As far as style goes, January 2017 is the month of the man. The fashion industry raked in millions after shows in Paris, Milan, New York, Florence — you name it. The farthest reaching fashion media feeds gave menswear its due, Vogue publishing its usual glorious photo slides of each collection and hundreds of articles were published raving over or criticizing this season’s batch. Yet as relevant as it may be, I simply haven’t kept up with men’s fashion, really at all in comparison to the way I keep up with women’s fashion. The most I’d seen or paid attention to it was in unisex collections or styles because simply put, androgyny is in.
But before scrolling through the slides of the most popular, recent runway collections whose designers I’d at least heard of, I made a number of assumptions about my expectations for modern menswear, namely in comparison to womenswear. It would be more practical, less flashy and, above all, boring (sexist, I know). But upon finally thinking about it and scrolling through the collections, I wondered why I hadn’t at least viewed men’s fashion week. From a personal standpoint, I buy plenty of men’s clothing at a thrift store and would agree the men’s section has infinitely better sweaters. Entertainment-wise, the spectacle of menswear runway shows rival the finesse, detail and extravagance exhibited in any women’s runway collection. The men’s fashion industry currently stands valued at $440 billion and incredibly famous and acclaimed designers like Raf Simmons and Marcus Wainwright made their debut in menswear.
So here are a few thoughts of my favorite menswear collections of the season, interpreted by an almost completely blank slate.
Nick Graham, apparently the maker of some of the greatest suits to walk the earth, debuted a Mars-themed collection for New York Fashion Week, hosted by, you guessed it, actually probably not: Bill Nye. The patterns and colors were bold and inventive but just understated enough to maintain the integrity of a dressy, professional suit. I completely agree with the hype.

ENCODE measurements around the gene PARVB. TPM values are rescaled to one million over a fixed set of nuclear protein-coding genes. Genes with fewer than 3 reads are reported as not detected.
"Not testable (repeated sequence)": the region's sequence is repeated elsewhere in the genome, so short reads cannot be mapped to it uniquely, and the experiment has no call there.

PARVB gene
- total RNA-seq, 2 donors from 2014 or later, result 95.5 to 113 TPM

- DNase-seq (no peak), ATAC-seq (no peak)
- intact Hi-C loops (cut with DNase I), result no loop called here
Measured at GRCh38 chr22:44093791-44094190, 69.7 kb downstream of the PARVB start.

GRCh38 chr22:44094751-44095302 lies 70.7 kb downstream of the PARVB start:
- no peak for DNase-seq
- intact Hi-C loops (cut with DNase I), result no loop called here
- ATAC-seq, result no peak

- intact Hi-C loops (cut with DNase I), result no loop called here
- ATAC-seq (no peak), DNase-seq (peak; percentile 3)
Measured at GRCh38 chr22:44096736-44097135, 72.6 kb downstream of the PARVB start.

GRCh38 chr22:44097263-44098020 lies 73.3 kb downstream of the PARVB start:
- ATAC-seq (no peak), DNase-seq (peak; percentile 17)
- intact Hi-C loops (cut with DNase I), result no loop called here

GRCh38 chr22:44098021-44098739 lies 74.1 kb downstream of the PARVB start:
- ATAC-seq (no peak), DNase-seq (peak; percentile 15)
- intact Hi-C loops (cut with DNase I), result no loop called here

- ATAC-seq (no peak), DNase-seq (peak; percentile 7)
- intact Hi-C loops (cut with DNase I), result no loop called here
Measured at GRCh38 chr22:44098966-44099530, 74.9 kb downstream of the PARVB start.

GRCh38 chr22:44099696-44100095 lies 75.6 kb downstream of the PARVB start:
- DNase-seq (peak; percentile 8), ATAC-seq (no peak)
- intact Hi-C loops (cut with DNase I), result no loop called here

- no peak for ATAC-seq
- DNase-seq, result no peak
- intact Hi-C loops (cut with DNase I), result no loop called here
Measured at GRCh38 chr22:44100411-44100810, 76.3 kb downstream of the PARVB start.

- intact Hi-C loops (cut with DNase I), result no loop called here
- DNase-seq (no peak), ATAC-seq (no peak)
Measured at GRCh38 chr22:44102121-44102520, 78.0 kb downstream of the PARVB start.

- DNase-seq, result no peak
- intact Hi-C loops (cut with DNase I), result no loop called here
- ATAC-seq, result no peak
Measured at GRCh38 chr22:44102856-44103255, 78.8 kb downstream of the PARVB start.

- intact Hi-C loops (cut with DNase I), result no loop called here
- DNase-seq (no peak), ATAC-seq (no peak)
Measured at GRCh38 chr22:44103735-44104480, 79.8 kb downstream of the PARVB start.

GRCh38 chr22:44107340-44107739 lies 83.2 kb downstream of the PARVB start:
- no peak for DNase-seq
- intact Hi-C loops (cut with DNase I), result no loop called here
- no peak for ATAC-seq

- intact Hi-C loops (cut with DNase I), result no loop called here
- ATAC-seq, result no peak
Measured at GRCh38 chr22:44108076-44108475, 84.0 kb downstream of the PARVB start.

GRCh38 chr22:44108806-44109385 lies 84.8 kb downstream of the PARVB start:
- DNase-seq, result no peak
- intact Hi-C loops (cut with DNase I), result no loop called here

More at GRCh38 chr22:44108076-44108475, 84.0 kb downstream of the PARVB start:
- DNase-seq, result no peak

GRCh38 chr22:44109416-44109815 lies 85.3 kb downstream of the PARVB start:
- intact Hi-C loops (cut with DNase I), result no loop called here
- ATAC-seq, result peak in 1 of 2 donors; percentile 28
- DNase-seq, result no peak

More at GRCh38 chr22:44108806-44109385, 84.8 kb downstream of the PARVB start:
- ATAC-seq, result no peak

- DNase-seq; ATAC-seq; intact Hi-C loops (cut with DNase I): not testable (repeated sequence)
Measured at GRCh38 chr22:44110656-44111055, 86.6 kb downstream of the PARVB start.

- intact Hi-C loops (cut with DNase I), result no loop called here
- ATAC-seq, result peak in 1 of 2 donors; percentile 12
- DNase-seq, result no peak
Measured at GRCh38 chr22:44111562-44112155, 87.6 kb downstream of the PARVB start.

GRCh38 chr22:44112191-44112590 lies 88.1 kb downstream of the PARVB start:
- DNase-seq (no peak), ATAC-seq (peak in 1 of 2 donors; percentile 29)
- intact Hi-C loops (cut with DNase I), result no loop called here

Raf Simmons: because of his work with Dior and Calvin Klein, this is biased in his favor. His recent immigration and succession of Calvin Klein has garnered plenty of attention. Regardless of whether or not his menswear collection expressed any of the recent uproar in regards to American immigration policy or sentiment about his new status as a U.S. citizen, the collection was unmistakably themed with pieces like an unforgettable “I heart New York” sweater and working class overcoats donned by especially thin models. His work was oversized, occasionally cinched with caution tape and plastic belts emboldened with trademark New York sayings. Much of it included exciting graphics and a remarkably unisex appeal.
Hugo Boss, unfortunately, was what I expected to dislike about menswear. Everything was clean-cut but nothing remotely exciting. Maybe I’m simple-minded or misinformed for wanting some color, any color.
My brief encounter with menswear forces me to conclude that I’ve been missing out. As womenswear and menswear continue to collide and mix, menswear just might reign supreme one of these days.